For many, the big story in the Western Conference this season hasn’t revolved around the battle at the top of the table between CSKA and SKA. Instead it’s been the journey of Vityaz, perennial strugglers, into the playoff places.
Vityaz, one of the founders of the KHL, had never made it into post-season before. In recent seasons, it had got relatively close, remaining in contention until the new year before fading in the final stages. But for many hockey fans, the team’s biggest claim to fame – or notoriety – was its part in a bench-clearing brawl that forced the abandonment of a game against Avangard after setting a new record for PIMs. A cavalcade of hard-hitting players – ‘enforcers’, if you’re thinking positively; ‘goons’ if you’re less enamored of hockey fights – passed through the Moscow Region, and their antics often overshadowed the role that the club played in the development of young players such as Artemy Panarin, now a major player in the NHL and at international level.
The most change was the arrival of new head coach Valery Belov. A long-time colleague of Zinetula Bilyaletdinov at Ak Bars, there’s little in Russian hockey that Belov hasn’t seen or done – and that includes play-off hockey at Vityaz in the Superleague era. Bringing him back to a club where he has a deep connection, and giving him the freedom to work as head coach in his own right, was a key step.
Belov’s presence had a positive effect on the players he inherited, and none more so than Maxim Afinogenov. Now 37, the forward suddenly hit top form, completing the regular season with 47 (20+27) points, his best ever return since leaving the NHL and joining SKA in 2010. Remaining injury-free, and with his legendary pace seemingly undimmed by the passing years, Afinogenov’s 23-year-old team-mate Miro Aaltonen described him as “a great example for the whole team” in an interview on KHL.ru earlier in the season.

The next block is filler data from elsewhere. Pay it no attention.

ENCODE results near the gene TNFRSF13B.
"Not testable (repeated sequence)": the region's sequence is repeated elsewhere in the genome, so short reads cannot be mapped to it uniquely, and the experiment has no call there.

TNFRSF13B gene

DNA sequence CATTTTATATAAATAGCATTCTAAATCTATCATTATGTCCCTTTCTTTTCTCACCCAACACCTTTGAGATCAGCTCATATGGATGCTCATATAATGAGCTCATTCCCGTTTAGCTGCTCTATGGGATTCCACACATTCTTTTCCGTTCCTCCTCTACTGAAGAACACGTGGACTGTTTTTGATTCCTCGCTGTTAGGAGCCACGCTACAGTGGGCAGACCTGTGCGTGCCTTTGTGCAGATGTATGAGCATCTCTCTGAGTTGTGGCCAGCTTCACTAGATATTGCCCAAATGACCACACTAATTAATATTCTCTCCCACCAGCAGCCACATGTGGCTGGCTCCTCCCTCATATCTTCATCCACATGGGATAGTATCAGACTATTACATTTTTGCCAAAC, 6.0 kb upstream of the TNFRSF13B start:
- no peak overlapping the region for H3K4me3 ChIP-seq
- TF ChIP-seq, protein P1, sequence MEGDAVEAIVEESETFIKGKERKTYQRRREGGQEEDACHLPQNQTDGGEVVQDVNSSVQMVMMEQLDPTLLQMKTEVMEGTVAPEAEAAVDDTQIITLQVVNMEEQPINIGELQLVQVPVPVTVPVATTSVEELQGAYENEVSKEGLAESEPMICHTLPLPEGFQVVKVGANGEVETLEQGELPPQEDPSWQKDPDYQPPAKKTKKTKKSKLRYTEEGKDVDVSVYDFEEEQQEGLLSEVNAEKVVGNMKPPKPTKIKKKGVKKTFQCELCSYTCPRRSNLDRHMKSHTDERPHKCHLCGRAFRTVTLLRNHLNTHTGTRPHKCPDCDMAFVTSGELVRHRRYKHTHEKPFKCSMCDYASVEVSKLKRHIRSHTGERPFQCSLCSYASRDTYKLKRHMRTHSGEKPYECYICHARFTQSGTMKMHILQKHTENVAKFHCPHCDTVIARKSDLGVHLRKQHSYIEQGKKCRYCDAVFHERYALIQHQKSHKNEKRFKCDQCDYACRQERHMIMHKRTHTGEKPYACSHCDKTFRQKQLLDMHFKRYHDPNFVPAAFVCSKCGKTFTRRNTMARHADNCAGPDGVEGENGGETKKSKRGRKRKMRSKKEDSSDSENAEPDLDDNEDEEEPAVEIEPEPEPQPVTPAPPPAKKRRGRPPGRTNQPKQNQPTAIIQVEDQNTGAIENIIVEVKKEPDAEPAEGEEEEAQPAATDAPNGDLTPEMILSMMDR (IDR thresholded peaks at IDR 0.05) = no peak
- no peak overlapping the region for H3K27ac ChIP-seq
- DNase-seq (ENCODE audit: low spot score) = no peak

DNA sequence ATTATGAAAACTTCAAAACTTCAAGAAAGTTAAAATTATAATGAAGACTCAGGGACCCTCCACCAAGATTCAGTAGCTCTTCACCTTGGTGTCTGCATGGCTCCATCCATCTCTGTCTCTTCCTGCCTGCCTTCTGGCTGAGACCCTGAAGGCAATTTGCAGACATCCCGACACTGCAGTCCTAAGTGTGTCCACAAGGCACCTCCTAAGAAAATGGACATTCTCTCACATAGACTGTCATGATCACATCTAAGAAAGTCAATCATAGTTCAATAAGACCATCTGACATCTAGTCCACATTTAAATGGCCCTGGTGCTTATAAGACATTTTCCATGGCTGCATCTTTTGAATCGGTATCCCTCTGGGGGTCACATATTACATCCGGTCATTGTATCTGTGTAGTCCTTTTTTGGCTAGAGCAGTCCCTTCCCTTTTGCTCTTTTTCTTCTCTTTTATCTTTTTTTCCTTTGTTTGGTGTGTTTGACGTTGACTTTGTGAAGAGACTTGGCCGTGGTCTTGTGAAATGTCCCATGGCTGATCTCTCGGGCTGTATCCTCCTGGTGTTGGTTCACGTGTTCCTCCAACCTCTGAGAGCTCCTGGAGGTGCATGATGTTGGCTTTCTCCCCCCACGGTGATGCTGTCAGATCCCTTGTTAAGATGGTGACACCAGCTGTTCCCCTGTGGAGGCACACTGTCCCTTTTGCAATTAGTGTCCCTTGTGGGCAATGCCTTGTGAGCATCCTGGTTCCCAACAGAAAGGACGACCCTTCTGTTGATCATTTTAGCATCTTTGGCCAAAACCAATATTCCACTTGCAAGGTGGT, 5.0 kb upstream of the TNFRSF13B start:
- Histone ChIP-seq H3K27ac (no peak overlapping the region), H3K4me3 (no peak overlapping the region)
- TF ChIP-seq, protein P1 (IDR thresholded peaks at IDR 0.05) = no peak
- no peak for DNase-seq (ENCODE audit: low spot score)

Aaltonen’s arrival was another masterstroke. No relation to the more famous Juhamatti Aaltonen, once of Metallurg Magnitogorsk and Jokerit, and best – if not most fondly remembered – for helping Finland defeat Russia in the quarter-final in Sochi, Miro arrived from Karpat and established himself as an effective center for Vityaz’s first line, scoring 44 points along the way. The club’s oft-overlooked ability to identity and nurture emerging talent delivered once again.
The other key summer signing was very different. Alexei Kopeikin, 33, came from Sibir, where he had captained the team as it improved steadily to become a serious contender in the Eastern Conference. Deemed surplus to requirements in Novosibirsk, he was released … and set about proving his doubters wrong by scoring 20 goals in a season for the first time in his career on his way to a 51-point haul.
Then there was the goaltending. Harri Sateri, in his second season at the club, once again showed his qualities while understudy Igor Saprykin was suddenly thrust into the spotlight as the season came to a close. An injury to Sateri handed Saprykin the starting role from January 7 until February 16, and the 25-year-old rose to the challenge impressively. Vityaz won eight of the 11 games that Sateri missed; Saprykin finished the season with numbers comparable to his colleague.
As Vityaz heads into the unchartered territory of KHL playoff action, it faces SKA as a massive outsider. But head coach Belov insists that his team can cause an upset.
“Every player needs to bring his A game,” Belov said after Saturday’s game against Admiral. “If we do that, we will win games ... and more than one.”